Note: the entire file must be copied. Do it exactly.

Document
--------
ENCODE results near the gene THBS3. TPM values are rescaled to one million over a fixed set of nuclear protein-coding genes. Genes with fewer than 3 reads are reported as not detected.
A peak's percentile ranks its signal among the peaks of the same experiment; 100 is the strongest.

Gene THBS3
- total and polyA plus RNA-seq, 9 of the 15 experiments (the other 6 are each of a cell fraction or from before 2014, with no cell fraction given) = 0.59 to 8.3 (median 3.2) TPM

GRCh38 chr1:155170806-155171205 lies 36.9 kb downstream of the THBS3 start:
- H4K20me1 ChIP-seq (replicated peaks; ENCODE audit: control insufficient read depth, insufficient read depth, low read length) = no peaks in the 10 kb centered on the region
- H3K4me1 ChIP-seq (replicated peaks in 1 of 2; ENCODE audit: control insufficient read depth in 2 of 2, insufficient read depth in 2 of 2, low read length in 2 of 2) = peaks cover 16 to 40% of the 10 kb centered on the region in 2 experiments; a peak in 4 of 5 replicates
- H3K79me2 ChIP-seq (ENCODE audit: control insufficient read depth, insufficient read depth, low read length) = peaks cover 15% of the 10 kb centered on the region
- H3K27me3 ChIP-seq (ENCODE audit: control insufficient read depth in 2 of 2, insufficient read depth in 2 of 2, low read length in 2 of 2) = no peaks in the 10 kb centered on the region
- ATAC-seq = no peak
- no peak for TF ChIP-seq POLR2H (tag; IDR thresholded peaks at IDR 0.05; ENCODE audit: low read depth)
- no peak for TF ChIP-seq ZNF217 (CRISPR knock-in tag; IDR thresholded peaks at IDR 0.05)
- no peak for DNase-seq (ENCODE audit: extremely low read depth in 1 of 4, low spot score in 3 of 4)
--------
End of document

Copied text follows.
ENCODE results near the gene THBS3. TPM values are rescaled to one million over a fixed set of nuclear protein-coding genes. Genes with fewer than 3 reads are reported as not detected.
A peak's percentile ranks its signal among the peaks of the same experiment; 100 is the strongest.

Gene THBS3
- total and polyA plus RNA-seq, 9 of the 15 experiments (the other 6 are each of a cell fraction or from before 2014, with no cell fraction given) = 0.59 to 8.3 (median 3.2) TPM

GRCh38 chr1:155170806-155171205 lies 36.9 kb downstream of the THBS3 start:
- H4K20me1 ChIP-seq (replicated peaks; ENCODE audit: control insufficient read depth, insufficient read depth, low read length) = no peaks in the 10 kb centered on the region
- H3K4me1 ChIP-seq (replicated peaks in 1 of 2; ENCODE audit: control insufficient read depth in 2 of 2, insufficient read depth in 2 of 2, low read length in 2 of 2) = peaks cover 16 to 40% of the 10 kb centered on the region in 2 experiments; a peak in 4 of 5 replicates
- H3K79me2 ChIP-seq (ENCODE audit: control insufficient read depth, insufficient read depth, low read length) = peaks cover 15% of the 10 kb centered on the region
- H3K27me3 ChIP-seq (ENCODE audit: control insufficient read depth in 2 of 2, insufficient read depth in 2 of 2, low read length in 2 of 2) = no peaks in the 10 kb centered on the region
- ATAC-seq = no peak
- no peak for TF ChIP-seq POLR2H (tag; IDR thresholded peaks at IDR 0.05; ENCODE audit: low read depth)
- no peak for TF ChIP-seq ZNF217 (CRISPR knock-in tag; IDR thresholded peaks at IDR 0.05)
- no peak for DNase-seq (ENCODE audit: extremely low read depth in 1 of 4, low spot score in 3 of 4)